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According the Rome Statute, the ICC follows territorial jurisdiction. This territorial jurisdiction applies to States who are party to the Rome Statute, but can be extended to non-party States should they want. For this they would have to provide a temporary declaration for the same. The ‘non-state’ party in this case must be a recognised sovereign. According to Chapter VII of the Charter of the United Nations, even a non-party state can be investigated by the ICC Office of Prosecutor in a case of international crime if they are a member of the United Nations. 

Any crime which was committed before 1
st July 2002, when the Statute was enforced, cannot be tried by the ICC according to its temporal Jurisdiction. Article 24 (1) prevents any person from being held criminally responsible by the ICC for any international offence he may have committed before the Statue was entered into.

In addition to this, ICC only holds jurisdiction over the crimes listed under the Statute.
·         Genocide
·         Crimes against humanity
·         War crimes
·         Crime of aggression

Another interesting aspect of the Rome Statute is that the criminal responsibility for a crime does not extend to just the people who were directly involved in the crime, but also to people who were party to it indirectly. Since crimes like genocide are committed on a large scale and are typically on the orders of some authoritative figure who may have no direct contact or interaction with the victims, therefore they are not directly involved in the crime. This is where Article 25 of the Statute comes into effect.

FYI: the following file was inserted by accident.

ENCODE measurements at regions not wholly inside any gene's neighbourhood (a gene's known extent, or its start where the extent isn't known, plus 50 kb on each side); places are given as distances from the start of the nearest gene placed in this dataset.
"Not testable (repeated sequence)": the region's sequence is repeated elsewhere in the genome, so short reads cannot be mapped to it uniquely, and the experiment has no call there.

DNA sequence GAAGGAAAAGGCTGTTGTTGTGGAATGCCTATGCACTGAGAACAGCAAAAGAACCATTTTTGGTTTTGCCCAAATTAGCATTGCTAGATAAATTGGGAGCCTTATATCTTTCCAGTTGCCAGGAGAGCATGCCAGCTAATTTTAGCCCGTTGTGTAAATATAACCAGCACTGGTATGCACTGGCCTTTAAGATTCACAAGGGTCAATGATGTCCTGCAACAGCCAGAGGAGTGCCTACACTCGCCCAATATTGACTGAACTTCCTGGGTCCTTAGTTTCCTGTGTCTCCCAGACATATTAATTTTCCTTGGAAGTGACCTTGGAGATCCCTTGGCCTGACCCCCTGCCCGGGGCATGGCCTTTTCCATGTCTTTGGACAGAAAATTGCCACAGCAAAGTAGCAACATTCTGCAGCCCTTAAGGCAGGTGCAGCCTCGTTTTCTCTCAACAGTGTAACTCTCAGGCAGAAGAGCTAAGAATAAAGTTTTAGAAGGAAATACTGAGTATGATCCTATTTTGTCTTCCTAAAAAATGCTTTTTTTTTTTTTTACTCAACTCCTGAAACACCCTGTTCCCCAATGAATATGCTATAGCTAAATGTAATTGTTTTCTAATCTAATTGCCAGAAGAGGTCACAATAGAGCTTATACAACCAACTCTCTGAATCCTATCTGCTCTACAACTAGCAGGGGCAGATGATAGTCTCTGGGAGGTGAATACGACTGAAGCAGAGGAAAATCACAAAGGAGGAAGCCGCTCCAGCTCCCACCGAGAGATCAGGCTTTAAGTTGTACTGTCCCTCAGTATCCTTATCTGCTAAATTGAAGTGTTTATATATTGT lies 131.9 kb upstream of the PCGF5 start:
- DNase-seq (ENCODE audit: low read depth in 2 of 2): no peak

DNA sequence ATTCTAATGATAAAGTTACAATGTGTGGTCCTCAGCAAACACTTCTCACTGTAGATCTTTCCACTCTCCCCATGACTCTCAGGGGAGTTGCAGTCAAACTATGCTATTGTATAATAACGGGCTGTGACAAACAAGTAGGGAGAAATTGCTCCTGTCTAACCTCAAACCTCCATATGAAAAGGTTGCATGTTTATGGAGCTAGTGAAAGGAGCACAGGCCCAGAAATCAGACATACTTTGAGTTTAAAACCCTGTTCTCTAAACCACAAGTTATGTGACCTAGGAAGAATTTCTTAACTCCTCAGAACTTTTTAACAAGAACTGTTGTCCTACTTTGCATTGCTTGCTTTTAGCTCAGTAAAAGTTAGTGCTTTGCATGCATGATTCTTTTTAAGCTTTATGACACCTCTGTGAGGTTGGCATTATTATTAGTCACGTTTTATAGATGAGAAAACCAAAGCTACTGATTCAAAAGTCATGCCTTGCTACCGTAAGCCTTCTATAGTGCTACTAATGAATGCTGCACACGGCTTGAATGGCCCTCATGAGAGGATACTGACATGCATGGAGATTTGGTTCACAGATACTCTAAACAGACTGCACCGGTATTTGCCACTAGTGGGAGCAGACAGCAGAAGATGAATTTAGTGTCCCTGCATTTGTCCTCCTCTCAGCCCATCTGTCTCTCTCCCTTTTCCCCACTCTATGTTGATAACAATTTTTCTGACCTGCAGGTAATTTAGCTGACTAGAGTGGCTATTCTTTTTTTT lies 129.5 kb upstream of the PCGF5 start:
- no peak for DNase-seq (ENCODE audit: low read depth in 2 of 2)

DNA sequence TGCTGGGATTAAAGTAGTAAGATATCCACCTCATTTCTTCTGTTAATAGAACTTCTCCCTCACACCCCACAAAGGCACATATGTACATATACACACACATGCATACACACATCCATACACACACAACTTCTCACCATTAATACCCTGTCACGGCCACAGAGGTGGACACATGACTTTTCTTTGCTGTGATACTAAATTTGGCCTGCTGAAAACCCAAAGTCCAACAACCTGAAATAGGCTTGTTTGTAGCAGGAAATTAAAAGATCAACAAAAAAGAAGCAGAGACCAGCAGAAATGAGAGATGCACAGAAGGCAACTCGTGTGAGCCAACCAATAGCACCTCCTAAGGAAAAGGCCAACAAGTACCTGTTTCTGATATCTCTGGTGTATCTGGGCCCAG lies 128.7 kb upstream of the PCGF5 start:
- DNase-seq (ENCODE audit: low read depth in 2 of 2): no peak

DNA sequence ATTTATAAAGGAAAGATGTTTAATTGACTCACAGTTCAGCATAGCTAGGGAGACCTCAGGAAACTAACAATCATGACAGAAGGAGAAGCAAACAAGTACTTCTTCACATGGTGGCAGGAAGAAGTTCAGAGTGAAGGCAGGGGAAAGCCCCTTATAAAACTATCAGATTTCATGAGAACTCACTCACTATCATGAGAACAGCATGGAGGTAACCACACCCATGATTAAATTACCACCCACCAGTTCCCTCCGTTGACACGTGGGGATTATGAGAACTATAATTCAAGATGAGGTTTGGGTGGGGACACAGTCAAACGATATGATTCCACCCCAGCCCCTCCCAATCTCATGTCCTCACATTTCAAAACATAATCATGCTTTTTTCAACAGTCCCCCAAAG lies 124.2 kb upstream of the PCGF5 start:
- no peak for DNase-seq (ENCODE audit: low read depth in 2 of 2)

“Article 25 – Individual criminal Responsibility: any person who commits the crime whether as an individual or jointly with someone else or through another person, orders or induces the commission of such crime, aids, abets or assists, in any way the commission of such crime or in any way contributes to such crime.”

Features of the principle
that makes it desirable are:
1.      It upholds state sovereignty by giving primary jurisdiction to the state courts.
2.   This being said, it also provides for the ICC being allowed step in and take over the proceedings if the conditions set by it aren’t met.